Thus, the measurements of the dynamical mass of dark halos in most galaxies are limited to their outermost radii of measured rotation curves only to ∼ 20−30 kpc, where it is difficult to discriminate the halo models. Measurements to rato larger radii, up to ∼ 100 kpc, for a more number of galaxies are crucial for conclusive comparison with the cosmological scenarios of structural formation.

Dark matter density in the solar neighborhood has been determined in the range around ∼ 0.2−0.4 GeV cm−3. The physical property of the dark matter in view of elementary particle physics would be clarified when direct detection in the laboratory is achieved. Also indirect detection toward the Sun and the Galactic Center are proposed and partly performed. Although, at the moment, there appears no report of firm detection, this would be the fundamental field in the experimental physics in the near future.

5.2.6. Massive black holes

Coevolution of the spheroidal component and central supermassive black hole is a standard scenario in the structural evolution of galaxies based on the observational facts that black hole mass is positively correlated with the spheroidal mass in measured galaxies. This topic was, however, not reviewed in this paper, mainly because of insufficient sample galaxies with both the black hole mass and detailed rotation curves around the nuclei. Such study would be a promising subject for high-resolution submillimeter spectroscopy using ALMA and infrared spectroscopy with large-aperture telescopes including TMT.

5.2.7. Activities

Many of the galaxies with well defined rotation curves as discussed in this review are known as galaxies possessing various activities such as starburst, outflow, jets, and/or active galactic nuclei (AGN). However, there has been no clear correlation analysis among these activities and the galactic mass distribution. It could be a subject for a more detailed comparison study with careful inspection of the individual curves and mass structures, categorizing the curves into those with and without activities. It may be related to central bars by which the gas is accumulated to the nuclei, and hence the correlation of rotation curves of bar and non-barred galaxies.

5.2.8. Star formation

Correlation analysis of general star forming activity in the disk with the rotation curves and mass structure would be a fundamental subject related to ISM physics in galaxies. A relation is known that low surface brightness galaxies are generally slowly rotating and less massive. On the other hand, high velocity rotators, usually of late types as Sa and S0, show that their major star formation activity was over in the far past. In Sb and Sc galaxies, the star formation rate is not necessarily controlled by the mass structure, but rather related to spiral arms and/or bars, or to environmental effect such as interaction with other galaxies.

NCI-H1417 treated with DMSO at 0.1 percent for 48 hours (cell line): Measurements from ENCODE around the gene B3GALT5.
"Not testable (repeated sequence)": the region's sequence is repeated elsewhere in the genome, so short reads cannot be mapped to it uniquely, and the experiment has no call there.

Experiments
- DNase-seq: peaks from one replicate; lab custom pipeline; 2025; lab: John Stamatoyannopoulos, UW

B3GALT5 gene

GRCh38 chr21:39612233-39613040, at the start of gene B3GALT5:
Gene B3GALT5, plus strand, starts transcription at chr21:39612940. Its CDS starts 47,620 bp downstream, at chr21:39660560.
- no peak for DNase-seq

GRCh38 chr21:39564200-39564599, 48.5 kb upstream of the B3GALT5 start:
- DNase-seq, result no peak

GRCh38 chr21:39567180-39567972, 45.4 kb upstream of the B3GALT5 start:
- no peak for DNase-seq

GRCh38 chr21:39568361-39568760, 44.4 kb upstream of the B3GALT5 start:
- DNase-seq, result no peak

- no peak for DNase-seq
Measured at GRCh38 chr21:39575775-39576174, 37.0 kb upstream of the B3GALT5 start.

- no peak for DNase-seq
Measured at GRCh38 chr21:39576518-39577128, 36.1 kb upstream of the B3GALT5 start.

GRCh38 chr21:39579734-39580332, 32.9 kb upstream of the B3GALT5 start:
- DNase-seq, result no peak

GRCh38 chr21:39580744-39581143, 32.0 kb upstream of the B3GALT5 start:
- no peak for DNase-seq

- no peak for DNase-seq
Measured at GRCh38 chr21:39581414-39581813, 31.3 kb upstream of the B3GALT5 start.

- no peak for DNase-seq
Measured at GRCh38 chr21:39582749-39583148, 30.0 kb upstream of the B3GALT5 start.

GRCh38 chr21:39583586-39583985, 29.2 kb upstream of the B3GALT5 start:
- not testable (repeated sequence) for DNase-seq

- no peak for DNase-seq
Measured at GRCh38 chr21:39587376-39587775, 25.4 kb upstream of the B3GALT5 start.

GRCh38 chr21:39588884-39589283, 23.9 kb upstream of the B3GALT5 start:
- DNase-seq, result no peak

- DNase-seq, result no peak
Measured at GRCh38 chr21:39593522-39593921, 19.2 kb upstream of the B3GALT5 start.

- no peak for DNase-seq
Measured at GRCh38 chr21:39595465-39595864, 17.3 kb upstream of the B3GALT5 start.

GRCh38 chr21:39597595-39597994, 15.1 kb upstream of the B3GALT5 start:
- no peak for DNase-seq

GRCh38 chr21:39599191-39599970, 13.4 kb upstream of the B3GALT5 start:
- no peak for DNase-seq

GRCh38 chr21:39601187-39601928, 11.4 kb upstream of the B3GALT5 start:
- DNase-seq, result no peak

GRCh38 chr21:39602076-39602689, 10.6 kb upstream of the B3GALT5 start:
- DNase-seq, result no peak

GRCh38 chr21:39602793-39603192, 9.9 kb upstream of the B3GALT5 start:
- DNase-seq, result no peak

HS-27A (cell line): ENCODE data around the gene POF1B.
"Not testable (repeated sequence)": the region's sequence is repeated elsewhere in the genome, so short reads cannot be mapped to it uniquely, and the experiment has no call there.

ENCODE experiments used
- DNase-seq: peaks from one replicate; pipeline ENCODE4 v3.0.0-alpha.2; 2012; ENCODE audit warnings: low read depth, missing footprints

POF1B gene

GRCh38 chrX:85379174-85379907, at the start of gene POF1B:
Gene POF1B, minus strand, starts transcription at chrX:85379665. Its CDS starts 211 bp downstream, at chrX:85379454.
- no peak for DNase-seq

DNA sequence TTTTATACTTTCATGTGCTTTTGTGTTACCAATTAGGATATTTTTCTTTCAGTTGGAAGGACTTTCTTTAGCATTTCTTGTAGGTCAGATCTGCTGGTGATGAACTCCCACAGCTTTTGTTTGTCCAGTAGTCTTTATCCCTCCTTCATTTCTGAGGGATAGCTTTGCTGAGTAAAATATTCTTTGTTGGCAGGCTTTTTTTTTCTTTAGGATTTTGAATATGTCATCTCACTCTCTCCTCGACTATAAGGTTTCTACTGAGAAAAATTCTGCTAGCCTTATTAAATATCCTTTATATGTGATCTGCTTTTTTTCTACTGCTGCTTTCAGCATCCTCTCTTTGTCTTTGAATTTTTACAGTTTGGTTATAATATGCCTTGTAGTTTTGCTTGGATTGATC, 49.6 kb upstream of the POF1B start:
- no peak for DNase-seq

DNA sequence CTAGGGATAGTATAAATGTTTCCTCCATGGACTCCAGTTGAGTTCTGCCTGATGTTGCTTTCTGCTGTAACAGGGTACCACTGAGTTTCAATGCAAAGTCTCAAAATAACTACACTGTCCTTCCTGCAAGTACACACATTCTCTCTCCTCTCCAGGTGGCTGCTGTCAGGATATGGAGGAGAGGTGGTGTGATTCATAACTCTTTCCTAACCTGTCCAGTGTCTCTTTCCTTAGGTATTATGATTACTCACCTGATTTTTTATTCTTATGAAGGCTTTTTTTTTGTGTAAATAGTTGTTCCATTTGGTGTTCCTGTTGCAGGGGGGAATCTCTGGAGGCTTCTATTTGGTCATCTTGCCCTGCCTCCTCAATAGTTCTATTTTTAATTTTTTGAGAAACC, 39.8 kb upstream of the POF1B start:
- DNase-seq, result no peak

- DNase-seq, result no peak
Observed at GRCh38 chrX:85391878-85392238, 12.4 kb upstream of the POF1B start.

The relation between mass structure and star forming activity is, therefore, not well studied from observations of galaxies at the present epoch (redshift z ≃ 0). This is readily shown by the observed constant M/L ratio among galaxies, where M/L ratios do not represent star forming activity. Direct relation between the mass structure and star formation would be studied by rotation curve analysis of high-redshift galaxies during their major star formation.

5.2.9. Bars and spiral arms

In the current rotation curve studies the bar/non-bar discrimination has not necessarily been the major subject for the reason raised in chapter 2. In this article we reviewed on rotation curves based on the assumption that the galactic rotation is circular and axisymmetric. Therefore, we did not touch upon spiral arms and bars in detail.

The separation of arm and bar related parameters is still difficult even though the data get wider, deeper, and more accurate. The number of parameters, hence the number of freedom, is still large to reach a unique result. The difficulty has not been solved even by numerical simulations.

Some new technique to directly analyze the mass distribution and motion in arms and bars are desired. More detailed inspection, probably in a more sophisticated way, of spectroscopic 2D and 3D data cubes of a larger number of galaxies, particularly data with such facilities like 2D Fabry-Perot instruments, velocity cubes in HI and CO using more advanced interferometers like SKA and ALMA, would lead to deeper insight into mass structures of galaxies including bars and spiral arms.